After visiting Buffalo and Rochester, it headed to Cleveland before stopping in the Detroit suburb of Wyandotte. Many of the passengers got off the boat for an optional tour in Dearborn of The Henry Ford, which includes the Henry Ford Museum, a collection of auto-related and other technological and cultural artifacts.
Others, like Jan Musson, 69, of Goshen, Ky., stayed on board to read a book while her husband, Wick, 71, went on the tour. They took the cruise to celebrate their 50th wedding anniversary and enjoy the chance to relax.
“You don’t have to think. It’s just very comfortable,” she said.
Since the Grande Mariner is so small, it can squeeze through the Erie Canal and dock in smaller communities like Wyandotte, as well as bigger cities, letting passengers off right in downtown. Cost varies by cabin size, with prices for the 16-day trip ranging from $2,785 to $3,840.
The Grande Mariner spends the summer in Lake Michigan before returning to its home port for fall color tours on the Erie Canal.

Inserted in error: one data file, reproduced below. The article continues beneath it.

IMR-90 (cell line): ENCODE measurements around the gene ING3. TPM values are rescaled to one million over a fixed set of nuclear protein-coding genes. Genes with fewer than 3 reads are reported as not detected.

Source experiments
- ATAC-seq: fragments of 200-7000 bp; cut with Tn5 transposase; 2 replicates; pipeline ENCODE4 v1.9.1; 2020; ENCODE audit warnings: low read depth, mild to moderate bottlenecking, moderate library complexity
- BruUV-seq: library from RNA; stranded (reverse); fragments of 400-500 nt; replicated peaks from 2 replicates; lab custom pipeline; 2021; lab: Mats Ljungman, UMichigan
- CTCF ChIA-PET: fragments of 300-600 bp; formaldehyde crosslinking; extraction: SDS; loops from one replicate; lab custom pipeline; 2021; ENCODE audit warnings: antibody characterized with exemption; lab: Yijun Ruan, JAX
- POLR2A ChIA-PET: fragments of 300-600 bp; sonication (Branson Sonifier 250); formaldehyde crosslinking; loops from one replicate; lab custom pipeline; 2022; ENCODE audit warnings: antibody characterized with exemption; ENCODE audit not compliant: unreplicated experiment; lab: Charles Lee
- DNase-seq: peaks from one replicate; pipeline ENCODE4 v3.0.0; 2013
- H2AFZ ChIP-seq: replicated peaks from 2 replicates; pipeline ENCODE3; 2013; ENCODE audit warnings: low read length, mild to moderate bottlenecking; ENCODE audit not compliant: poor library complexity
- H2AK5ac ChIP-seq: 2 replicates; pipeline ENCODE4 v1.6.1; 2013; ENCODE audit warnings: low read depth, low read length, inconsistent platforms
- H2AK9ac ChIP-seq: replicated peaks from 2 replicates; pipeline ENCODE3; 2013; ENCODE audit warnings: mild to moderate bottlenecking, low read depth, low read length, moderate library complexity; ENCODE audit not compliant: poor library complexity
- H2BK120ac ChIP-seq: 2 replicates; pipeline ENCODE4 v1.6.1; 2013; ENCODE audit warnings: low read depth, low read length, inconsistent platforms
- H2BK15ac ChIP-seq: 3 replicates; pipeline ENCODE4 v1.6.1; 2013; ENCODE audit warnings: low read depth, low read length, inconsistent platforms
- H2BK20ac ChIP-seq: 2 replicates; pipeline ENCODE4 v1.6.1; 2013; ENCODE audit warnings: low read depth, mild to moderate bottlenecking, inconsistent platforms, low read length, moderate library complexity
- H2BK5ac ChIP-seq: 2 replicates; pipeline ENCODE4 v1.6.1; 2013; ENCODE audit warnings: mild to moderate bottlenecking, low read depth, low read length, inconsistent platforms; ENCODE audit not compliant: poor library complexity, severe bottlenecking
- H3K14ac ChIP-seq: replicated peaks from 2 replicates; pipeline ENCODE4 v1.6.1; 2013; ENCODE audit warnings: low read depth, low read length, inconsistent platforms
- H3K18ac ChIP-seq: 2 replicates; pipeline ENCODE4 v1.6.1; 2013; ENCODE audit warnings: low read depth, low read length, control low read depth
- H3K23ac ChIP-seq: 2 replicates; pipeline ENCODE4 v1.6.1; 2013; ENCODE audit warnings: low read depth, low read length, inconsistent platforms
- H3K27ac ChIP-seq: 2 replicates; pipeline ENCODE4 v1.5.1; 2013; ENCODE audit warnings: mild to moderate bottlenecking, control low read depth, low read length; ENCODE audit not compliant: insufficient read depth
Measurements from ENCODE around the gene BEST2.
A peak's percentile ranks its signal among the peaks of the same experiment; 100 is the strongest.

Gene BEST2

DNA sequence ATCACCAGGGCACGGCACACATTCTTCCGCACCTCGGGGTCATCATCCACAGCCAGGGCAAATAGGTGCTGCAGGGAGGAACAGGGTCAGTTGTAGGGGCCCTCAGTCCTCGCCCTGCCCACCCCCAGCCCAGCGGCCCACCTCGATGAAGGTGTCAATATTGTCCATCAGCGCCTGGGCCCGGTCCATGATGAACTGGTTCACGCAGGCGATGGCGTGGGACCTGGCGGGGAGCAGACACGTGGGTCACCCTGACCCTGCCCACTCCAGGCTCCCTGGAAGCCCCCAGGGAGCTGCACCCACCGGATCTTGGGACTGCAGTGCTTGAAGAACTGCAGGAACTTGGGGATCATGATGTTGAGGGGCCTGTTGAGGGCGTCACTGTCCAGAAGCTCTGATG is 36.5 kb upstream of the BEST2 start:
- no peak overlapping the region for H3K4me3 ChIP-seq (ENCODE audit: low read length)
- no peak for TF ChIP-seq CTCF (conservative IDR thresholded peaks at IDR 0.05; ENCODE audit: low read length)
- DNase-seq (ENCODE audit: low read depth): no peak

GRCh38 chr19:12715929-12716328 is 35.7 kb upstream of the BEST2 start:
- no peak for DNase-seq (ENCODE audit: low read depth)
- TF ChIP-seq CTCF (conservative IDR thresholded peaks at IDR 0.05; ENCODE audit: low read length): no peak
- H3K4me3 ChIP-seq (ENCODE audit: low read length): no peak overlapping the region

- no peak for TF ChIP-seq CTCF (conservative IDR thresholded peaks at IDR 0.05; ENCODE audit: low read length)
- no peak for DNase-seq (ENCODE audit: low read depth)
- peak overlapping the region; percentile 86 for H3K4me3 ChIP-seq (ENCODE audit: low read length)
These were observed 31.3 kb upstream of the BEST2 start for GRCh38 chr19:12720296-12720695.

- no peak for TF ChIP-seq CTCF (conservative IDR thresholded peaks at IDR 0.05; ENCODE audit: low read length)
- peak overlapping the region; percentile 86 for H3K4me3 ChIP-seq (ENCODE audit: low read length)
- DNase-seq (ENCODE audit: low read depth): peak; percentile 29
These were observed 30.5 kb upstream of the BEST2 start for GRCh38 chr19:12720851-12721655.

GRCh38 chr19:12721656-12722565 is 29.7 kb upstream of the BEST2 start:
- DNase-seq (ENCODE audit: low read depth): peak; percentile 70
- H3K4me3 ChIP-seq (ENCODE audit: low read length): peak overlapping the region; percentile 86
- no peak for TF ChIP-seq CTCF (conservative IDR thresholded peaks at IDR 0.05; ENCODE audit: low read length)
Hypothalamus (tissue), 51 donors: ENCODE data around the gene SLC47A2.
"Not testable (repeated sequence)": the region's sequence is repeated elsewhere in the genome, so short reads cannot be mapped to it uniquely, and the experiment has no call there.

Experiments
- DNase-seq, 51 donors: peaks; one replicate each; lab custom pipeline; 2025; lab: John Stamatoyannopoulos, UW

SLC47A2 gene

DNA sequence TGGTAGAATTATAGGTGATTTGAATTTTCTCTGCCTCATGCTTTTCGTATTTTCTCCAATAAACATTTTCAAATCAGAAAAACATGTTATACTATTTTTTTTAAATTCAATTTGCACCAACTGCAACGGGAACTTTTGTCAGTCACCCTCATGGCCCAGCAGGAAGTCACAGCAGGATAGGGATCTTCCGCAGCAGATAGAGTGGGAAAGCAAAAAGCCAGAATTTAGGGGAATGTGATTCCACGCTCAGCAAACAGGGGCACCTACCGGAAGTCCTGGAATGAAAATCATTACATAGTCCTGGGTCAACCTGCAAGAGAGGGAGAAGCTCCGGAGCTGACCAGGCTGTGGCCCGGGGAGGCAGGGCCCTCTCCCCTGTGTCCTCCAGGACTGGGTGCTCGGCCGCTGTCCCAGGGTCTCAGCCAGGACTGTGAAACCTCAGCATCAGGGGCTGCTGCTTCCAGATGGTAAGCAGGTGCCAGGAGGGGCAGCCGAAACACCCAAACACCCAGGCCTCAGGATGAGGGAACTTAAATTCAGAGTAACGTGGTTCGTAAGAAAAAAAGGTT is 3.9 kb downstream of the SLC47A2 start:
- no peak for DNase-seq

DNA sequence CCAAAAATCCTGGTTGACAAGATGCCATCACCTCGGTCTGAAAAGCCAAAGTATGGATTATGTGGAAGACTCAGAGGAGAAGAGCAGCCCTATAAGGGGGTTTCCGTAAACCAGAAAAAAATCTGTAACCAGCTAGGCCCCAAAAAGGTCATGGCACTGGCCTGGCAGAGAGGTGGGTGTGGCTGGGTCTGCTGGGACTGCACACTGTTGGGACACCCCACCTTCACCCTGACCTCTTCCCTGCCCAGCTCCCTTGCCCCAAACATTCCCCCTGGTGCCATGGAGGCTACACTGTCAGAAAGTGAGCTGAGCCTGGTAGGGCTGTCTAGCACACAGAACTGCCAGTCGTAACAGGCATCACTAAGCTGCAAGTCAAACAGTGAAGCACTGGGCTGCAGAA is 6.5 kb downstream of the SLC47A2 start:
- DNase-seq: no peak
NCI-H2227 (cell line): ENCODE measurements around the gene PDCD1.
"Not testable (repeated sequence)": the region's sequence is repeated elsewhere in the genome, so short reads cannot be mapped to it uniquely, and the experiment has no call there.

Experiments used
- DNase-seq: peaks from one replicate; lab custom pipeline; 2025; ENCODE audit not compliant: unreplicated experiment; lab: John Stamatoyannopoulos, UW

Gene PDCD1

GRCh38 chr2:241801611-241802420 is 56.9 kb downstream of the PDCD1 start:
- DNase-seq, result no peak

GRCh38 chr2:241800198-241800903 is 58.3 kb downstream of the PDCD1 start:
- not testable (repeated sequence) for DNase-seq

Tour options on different lines vary widely. Smaller boats carry up to 18 passengers on cruises that skirt Lake Ontario. And the MV Columbus — a 423-passenger ship designed especially for the Great Lakes — offers 11-day cruises between Toronto and Chicago that spend time in all five Great Lakes during prime fall color season.
On the Columbus, prices range from $2,139 to $6,190 per person, depending on cabin size and trip.
The Great Lakes and their connecting channels form the largest fresh surface water system on the planet. Travel promoters say the Great Lakes region, well-known for its recreational boating, stunning beaches and summer vacation towns, has the potential to attract more cruise ships.
More than a half-dozen ships have cruises scheduled for this year. The Great Lakes Cruising Coalition, which since 1997 has worked to promote the industry, said it would like to see about 60 of the about 130 cruise boats that can get to the Great Lakes via the St. Lawrence Seaway offering tours.